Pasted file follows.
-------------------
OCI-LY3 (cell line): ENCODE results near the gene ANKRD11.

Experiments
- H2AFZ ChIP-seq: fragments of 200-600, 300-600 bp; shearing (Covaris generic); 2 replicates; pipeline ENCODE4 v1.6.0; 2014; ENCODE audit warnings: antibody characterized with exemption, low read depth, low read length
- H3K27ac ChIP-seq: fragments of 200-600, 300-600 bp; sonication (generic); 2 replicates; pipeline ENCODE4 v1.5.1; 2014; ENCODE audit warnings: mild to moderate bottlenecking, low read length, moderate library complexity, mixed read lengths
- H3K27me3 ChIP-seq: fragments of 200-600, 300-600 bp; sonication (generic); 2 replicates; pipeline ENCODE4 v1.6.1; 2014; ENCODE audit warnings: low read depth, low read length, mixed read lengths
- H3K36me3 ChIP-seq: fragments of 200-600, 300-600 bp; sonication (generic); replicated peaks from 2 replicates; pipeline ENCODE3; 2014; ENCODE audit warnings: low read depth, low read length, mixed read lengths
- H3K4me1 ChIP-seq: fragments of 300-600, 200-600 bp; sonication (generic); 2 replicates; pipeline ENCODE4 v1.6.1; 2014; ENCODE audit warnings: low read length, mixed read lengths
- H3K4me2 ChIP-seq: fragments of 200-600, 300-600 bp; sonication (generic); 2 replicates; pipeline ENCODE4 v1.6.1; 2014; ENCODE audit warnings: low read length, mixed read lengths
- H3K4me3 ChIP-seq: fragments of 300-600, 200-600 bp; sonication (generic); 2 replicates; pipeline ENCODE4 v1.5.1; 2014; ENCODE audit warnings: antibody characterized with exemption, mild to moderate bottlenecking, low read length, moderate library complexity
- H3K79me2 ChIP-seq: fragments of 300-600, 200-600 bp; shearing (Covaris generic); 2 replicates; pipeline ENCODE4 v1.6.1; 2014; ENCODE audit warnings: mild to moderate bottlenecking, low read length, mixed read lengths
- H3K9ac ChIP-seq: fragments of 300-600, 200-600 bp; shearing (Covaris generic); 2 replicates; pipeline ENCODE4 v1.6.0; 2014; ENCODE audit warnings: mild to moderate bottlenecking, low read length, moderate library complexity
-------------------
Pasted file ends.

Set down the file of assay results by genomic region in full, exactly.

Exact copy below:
OCI-LY3 (cell line): ENCODE results near the gene ANKRD11.

Experiments
- H2AFZ ChIP-seq: fragments of 200-600, 300-600 bp; shearing (Covaris generic); 2 replicates; pipeline ENCODE4 v1.6.0; 2014; ENCODE audit warnings: antibody characterized with exemption, low read depth, low read length
- H3K27ac ChIP-seq: fragments of 200-600, 300-600 bp; sonication (generic); 2 replicates; pipeline ENCODE4 v1.5.1; 2014; ENCODE audit warnings: mild to moderate bottlenecking, low read length, moderate library complexity, mixed read lengths
- H3K27me3 ChIP-seq: fragments of 200-600, 300-600 bp; sonication (generic); 2 replicates; pipeline ENCODE4 v1.6.1; 2014; ENCODE audit warnings: low read depth, low read length, mixed read lengths
- H3K36me3 ChIP-seq: fragments of 200-600, 300-600 bp; sonication (generic); replicated peaks from 2 replicates; pipeline ENCODE3; 2014; ENCODE audit warnings: low read depth, low read length, mixed read lengths
- H3K4me1 ChIP-seq: fragments of 300-600, 200-600 bp; sonication (generic); 2 replicates; pipeline ENCODE4 v1.6.1; 2014; ENCODE audit warnings: low read length, mixed read lengths
- H3K4me2 ChIP-seq: fragments of 200-600, 300-600 bp; sonication (generic); 2 replicates; pipeline ENCODE4 v1.6.1; 2014; ENCODE audit warnings: low read length, mixed read lengths
- H3K4me3 ChIP-seq: fragments of 300-600, 200-600 bp; sonication (generic); 2 replicates; pipeline ENCODE4 v1.5.1; 2014; ENCODE audit warnings: antibody characterized with exemption, mild to moderate bottlenecking, low read length, moderate library complexity
- H3K79me2 ChIP-seq: fragments of 300-600, 200-600 bp; shearing (Covaris generic); 2 replicates; pipeline ENCODE4 v1.6.1; 2014; ENCODE audit warnings: mild to moderate bottlenecking, low read length, mixed read lengths
- H3K9ac ChIP-seq: fragments of 300-600, 200-600 bp; shearing (Covaris generic); 2 replicates; pipeline ENCODE4 v1.6.0; 2014; ENCODE audit warnings: mild to moderate bottlenecking, low read length, moderate library complexity